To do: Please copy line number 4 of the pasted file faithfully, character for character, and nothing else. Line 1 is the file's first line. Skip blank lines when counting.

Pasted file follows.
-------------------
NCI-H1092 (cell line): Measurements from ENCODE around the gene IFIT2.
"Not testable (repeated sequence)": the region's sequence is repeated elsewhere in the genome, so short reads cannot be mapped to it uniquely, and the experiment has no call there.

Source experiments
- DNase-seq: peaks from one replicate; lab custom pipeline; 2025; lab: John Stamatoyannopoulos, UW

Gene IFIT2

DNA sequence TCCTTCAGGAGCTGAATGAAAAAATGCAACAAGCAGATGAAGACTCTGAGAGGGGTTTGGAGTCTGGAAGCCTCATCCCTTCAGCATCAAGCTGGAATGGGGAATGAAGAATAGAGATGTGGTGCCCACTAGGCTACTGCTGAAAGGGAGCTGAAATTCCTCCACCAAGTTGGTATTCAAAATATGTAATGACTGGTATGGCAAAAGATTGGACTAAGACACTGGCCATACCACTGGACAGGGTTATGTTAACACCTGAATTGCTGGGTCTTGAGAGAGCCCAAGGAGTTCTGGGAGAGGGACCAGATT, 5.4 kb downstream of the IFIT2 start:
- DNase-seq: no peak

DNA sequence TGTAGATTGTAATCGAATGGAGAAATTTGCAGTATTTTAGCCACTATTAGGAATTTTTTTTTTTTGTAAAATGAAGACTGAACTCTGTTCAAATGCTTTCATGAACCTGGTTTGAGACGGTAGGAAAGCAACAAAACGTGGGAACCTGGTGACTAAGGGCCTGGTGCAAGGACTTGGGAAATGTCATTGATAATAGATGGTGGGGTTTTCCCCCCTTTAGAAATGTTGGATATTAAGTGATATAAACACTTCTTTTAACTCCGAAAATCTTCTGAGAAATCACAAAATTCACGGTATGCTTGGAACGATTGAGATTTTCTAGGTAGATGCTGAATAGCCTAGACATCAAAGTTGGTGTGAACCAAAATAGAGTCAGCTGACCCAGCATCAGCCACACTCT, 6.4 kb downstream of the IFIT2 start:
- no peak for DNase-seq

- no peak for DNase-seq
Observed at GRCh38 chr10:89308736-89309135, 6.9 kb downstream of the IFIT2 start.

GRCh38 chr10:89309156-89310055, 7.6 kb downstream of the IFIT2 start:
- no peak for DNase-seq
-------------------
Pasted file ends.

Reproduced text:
- DNase-seq: peaks from one replicate; lab custom pipeline; 2025; lab: John Stamatoyannopoulos, UW